There has recently been a review of the relationship between conscious and unconscious processing by van Gaal and others. (Citation below) They looked at an area of common misunderstanding and attempted to clarify it. Here are the highlights of their summarizing discussion:
… we have reviewed recent studies that have focused on the complexity and strength of unconscious information processing in relation to cognitive control (e.g., response inhibition, conflict resolution, and task-switching), the life-time of information maintenance (e.g., working memory, recognition memory) and the possibility to integrate multiple pieces of information across space and time. Unconscious information has been shown to affect various perceptual and high-level cognitive functions and the associated brain areas, including prefrontal cortex. In some cases, unconscious information has been observed to affect behavior and brain activity for relatively long periods of time. Overall, these recent results highlight the power of unconscious information processing, going beyond specific expectations formulated in traditional theoretical models of consciousness and the cognitive functions thought to require consciousness. one can conclude that the potential function of consciousness might not be related to the initiation of cognitive control functions by specific stimuli that signal the need for increased control (e.g., stop-signals, task-switching cues). These cognitive control operations are probably triggered by a fast feedforward, and unconscious, early sweep of information processing that reaches even regions in the prefrontal cortex. This unconscious fast feedforward sweep can directly affect (the speed of) ongoing cognitive processes. Although recent evidence has clearly pushed the boundaries regarding the duration of unconscious effects, the general observation is that unconscious events are much less able to elicit (long-term) future behavioral adaptations than conscious events (e.g., post-error slowing, conflict adaptation). Why might this be the case? Theoretical models of consciousness suggest that conscious awareness is related to long-lasting recurrent interactions between (distant) brain regions. This might enable the exchange of information between several spatially separated cognitive modules, which seems to break the automaticity of information processing. Awareness might be beneficial for enabling flexible and durable information processing strategies that are not directly triggered by a specific stimulus, for example when information has to be integrated across longer periods of time to bias information acquisition or signal the need for performance adjustments . Recently, Kunde et al. suggested that awareness might be dispensable when cognitive control is signaled explicitly (by specific control-eliciting stimuli) but not when it has to be inferred implicitly (by the context, or history of events).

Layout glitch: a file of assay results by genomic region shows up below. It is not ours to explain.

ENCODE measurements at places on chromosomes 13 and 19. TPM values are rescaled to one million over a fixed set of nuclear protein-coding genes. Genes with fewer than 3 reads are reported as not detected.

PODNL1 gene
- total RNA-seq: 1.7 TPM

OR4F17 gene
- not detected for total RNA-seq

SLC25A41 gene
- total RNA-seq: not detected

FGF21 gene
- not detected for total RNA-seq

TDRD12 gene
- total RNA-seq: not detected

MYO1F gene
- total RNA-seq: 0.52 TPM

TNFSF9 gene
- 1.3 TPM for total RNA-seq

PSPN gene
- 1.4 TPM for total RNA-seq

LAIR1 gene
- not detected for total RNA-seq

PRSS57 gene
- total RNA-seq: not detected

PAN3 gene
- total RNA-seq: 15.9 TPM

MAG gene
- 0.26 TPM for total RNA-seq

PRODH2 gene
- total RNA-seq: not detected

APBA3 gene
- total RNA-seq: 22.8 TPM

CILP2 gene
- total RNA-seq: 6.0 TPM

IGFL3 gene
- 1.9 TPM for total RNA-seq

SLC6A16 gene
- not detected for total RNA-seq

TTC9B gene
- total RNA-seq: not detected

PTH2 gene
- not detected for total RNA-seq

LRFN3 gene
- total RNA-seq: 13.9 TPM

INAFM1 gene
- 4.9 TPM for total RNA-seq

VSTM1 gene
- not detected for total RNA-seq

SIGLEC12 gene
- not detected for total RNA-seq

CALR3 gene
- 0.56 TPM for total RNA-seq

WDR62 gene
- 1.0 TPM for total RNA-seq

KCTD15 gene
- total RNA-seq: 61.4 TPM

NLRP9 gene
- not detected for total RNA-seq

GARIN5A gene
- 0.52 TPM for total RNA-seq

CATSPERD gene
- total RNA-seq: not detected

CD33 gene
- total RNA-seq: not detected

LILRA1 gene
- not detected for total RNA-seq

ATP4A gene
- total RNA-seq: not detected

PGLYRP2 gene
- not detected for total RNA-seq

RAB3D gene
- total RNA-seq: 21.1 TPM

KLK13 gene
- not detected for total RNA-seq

van Gaal, S., de Lange, F., & Cohen, M. (2012). The role of consciousness in cognitive control and decision making Frontiers in Human Neuroscience, 6 DOI: 10.3389/fnhum.2012.00121